English as the Global Language:
Good for Business, Bad for Literature

English is well on its way to becoming the dominant global language. Is this a good thing? Yes, in fields such as science where a common language brings efficiency gains. But the global dominance of the English language is bad news for world literature, according to CEPR researcher Jacques Mélitz (Centre de Recherche en Economie et Statistique, Paris and CEPR). Why? Because if the English language dominates world publishing, very few translations except those from English to other languages will be commercially viable. As a result, virtually only those writing in English will have a chance of reaching a world audience and achieving ‘classic status’. The outcome is clear, Mélitz argues: just as in the sciences, those who wish to reach a world audience will write in English. “World literature will be an English literature”, Mélitz warns, “and will be the poorer for it – as if all music were written only for the cello”. His work appears in "English-Language Dominance, Literature and Welfare," (CEPR Discussion Paper No. 2055). By literature, he refers to imaginative works of an earlier vintage that are still read today, and therefore the accumulation of world literature refers to the tiny fraction of currently produced imaginative works which will eventually be regarded as ‘classics’. According to Mélitz, the tendency of competitive forces in the global publishing market to privilege the translation of English fiction and poetry into other languages for reading or listening enjoyment may damage the production of world literature and in this respect make us all worse off. 

Mélitz makes the following points:

· Language matters: In the case of literature, as opposed to other uses of language, language does not serve merely to communicate content (say, a story line) but is itself an essential source of enjoyment. Therefore, it is futile to argue that nothing would change if all potential contributors to literature wrote in the same language. “We might as well pretend that there would be no loss if all musical composers wrote for the cello” said Mélitz. Translations can only approximate the rhythms, sounds, images, allusions and evocations of the original, and in literature, those aspects are essential.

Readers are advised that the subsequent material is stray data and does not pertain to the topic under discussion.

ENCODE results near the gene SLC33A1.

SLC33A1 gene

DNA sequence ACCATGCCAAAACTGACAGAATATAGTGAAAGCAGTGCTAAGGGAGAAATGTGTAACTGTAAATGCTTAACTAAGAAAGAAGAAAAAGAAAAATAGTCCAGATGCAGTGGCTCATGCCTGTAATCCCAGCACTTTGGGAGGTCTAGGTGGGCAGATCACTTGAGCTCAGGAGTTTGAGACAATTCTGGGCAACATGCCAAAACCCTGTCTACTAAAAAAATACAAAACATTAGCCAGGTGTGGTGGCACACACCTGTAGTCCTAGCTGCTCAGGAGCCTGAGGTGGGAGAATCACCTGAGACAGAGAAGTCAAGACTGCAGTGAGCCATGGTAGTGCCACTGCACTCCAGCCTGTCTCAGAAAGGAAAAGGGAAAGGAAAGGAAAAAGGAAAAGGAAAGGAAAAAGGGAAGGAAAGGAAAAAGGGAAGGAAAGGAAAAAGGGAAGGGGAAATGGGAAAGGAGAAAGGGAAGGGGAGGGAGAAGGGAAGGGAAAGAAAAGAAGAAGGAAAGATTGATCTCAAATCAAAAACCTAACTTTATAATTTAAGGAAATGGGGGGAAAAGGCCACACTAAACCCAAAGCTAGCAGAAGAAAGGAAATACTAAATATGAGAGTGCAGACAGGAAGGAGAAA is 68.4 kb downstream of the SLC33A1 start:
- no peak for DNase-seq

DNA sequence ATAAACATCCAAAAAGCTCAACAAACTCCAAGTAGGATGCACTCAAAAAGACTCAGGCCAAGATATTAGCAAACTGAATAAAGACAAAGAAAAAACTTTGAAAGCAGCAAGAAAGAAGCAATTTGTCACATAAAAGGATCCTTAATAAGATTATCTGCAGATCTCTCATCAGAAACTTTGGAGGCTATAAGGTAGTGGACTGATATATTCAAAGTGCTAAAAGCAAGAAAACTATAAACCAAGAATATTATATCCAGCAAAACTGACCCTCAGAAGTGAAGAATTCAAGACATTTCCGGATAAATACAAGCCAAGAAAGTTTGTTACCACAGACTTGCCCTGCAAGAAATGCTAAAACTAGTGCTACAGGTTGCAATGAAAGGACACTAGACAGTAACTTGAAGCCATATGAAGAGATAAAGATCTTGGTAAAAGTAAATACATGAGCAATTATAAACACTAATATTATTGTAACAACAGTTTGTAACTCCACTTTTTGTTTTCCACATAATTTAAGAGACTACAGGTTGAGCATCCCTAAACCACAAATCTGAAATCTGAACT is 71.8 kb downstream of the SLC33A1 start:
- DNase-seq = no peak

· Great authors write in only one language: Remarkably few people have ever made contributions to world literature in more than one language. Beckett and Nabokov may be the only two prominent examples. Conrad, who is sometimes mentioned in this connection, is a false illustration in a glaring regard: he never wrote in his native Polish. Quite conspicuously, expatriate authors generally continue to write in their native language even after living for decades away from home. This holds not only for poets, such as Mickiewicz and Milosz, which may not be surprising, but also for novelists. Mann went on composing in German during a long spell in the US. The list of authors who have inscribed their names in the history of literature in more than one language since the beginning of time is astonishingly short.

· English is much more likely to be translated: For straightforward economic reasons, only works that enjoy exceptionally large sales have any notable prospect of translation. Heavy sales in the original language represent an essential criterion of selection for translation, though not the only one. As a result, translations will be concentrated in original creations in the major languages. Since English is the predominant language in the publishing industry, authors writing in English have a much better chance of translation than those writing in other tongues.